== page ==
GLOSSARY OF TERMS
Bandwidth: Refers to the capacity or amount of data a specific
technology can send over a given time. It is usually stated in
kilobits per second (kbps) or megabits per second (Mbps). Bits
are used when referring to data transfer rates ( 1 kilobit =
1,000 bits), while bytes are used to specify storage size for
disc drives and other storage media ( 1 kilobyte = 1,024
bytes). There are 8 bits in a byte, which means that at a data
rate of 28. 8 kilobits per second, a maximum of 3. 6 kilobytes
per second are transferred, and this must include the overhead
information required by the transfer protocol. Invariably, the
useful data transfer rate or throughput is less than the maximum
data rate for the type of network in use.
Bluetooth: A wireless technology that allows communication
between Bluetooth-compatible devices. Used for short-range
communications, all Bluetooth devices operate on the 2.4GHz
ISM band with a range of about 30 feet.
Decibel: Abbreviated as dB, db, or DB, the decibel is a
logarithmic expression of the ratio between two signal power
levels. A decibel is 1/10 of a bel, a rarely used unit named
after Alexander Graham Bell, inventor of the telephone.
Because it’s a ratio or comparison between two levels, a
decibel may be positive or negative. When a decibel figure is
shown with a positive value, it refers to a level that is greater
than the base level used for comparison. Conversely, a
negative value indicates a lower value when compared with a
ERP: Effective radiated power; describes the peak
transmitted power output of the system. Measured in watts,
it includes the transmitter power, the transmission line loss,
and antenna gain (usually as compared to a half-wave
ISM band: Industrial, scientific, and medical band; includes
the frequencies between 2. 4 and 2.5GHz that are used by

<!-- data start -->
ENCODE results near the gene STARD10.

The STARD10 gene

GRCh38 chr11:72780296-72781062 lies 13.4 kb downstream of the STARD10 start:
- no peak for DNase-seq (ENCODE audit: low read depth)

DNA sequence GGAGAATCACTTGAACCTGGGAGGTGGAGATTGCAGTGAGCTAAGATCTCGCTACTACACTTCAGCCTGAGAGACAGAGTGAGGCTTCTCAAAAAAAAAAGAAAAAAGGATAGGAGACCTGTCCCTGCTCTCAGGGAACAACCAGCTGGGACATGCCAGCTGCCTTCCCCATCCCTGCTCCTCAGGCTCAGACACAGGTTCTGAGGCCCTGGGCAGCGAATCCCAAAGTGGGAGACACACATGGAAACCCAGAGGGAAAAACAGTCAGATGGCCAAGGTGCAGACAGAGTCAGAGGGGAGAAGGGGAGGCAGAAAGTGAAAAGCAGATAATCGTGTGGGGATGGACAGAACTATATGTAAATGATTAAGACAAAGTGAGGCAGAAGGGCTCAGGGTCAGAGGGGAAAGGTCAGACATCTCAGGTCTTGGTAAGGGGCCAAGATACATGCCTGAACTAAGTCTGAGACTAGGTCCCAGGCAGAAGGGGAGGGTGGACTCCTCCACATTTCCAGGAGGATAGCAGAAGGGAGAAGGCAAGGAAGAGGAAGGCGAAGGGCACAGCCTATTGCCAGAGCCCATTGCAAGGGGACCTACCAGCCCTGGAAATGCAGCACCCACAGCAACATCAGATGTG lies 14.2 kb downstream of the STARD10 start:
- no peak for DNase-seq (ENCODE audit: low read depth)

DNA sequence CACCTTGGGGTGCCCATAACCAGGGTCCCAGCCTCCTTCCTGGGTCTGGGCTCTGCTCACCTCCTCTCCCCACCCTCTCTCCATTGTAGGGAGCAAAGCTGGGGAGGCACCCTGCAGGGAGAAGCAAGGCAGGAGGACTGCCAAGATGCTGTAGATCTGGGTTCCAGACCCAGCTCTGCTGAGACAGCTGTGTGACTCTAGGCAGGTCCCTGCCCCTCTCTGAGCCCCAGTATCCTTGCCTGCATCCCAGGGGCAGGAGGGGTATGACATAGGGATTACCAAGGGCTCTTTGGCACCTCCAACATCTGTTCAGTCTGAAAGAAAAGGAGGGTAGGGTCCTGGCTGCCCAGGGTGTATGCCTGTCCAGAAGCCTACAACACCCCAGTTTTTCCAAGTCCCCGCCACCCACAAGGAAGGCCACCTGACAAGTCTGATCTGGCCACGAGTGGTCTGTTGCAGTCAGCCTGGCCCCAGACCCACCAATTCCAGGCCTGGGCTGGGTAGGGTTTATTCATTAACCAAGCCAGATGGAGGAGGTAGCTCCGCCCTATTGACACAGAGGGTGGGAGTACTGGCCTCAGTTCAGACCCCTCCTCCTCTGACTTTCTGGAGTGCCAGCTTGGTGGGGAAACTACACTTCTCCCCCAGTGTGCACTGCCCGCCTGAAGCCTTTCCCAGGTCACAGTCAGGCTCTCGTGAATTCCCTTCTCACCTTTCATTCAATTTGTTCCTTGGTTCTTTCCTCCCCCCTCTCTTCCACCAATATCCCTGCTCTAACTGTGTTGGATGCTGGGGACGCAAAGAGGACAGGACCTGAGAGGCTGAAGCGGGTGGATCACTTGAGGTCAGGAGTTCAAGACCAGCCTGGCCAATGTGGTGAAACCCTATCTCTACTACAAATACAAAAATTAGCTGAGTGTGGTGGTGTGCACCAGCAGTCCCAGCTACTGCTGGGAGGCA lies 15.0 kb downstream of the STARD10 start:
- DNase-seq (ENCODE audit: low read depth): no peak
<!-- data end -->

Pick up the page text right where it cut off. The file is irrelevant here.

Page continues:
802.11b/g devices. These frequencies are made available
for unlicensed low-power use and are also used by many
other devices, including portable phones, garage door
openers, and microwave ovens.
Isotropic antenna: A theoretically ideal antenna that radiates
electromagnetic energy with 100 percent efficiency and
equal intensity in all directions. When receiving, it is
considered to be equally sensitive in all directions.
kbps (or kb/sec): An acronym used to express the speed or
rate of a data transmission in kilobits ( 1,000 bits) per
second. If the “b” is capitalized, this refers to kilobytes
Mbps (or Mb/sec): An acronym used to express the speed of
a data transmission in megabits ( 1 million bits) per second.
If the “b” is capitalized, this refers to megabytes per second.
Wi-fi: An acronym for “wireless fidelity,” the industry term for
a wireless local area network (WLAN). “Wi-fi” is frequently
used interchangeably with the IEEE 802.11b/g network
standard used with many wireless computer networks.
international nonprofit professional organization. The
protocol described by the IEEE 802.11 standard is
commonly used for wireless network communications;
however, there are several variants. The 802.11b and
802.11g versions are almost always used in marina and
home networks. Both of these protocols make use of
the 2.4GHz ISM frequency band, but the new “g”
version is noticeably faster. Virtually all wi-fi adapters
that utilize the 802.11g protocol are also compatible
with networks using the 802.11b standard, but an
older “b” network adapter cannot function on a
network that is communicating with the newer
The 2.4GHz ISM band is divided into channels
and is recognized internationally, although the number
of channels may vary slightly. In the United States,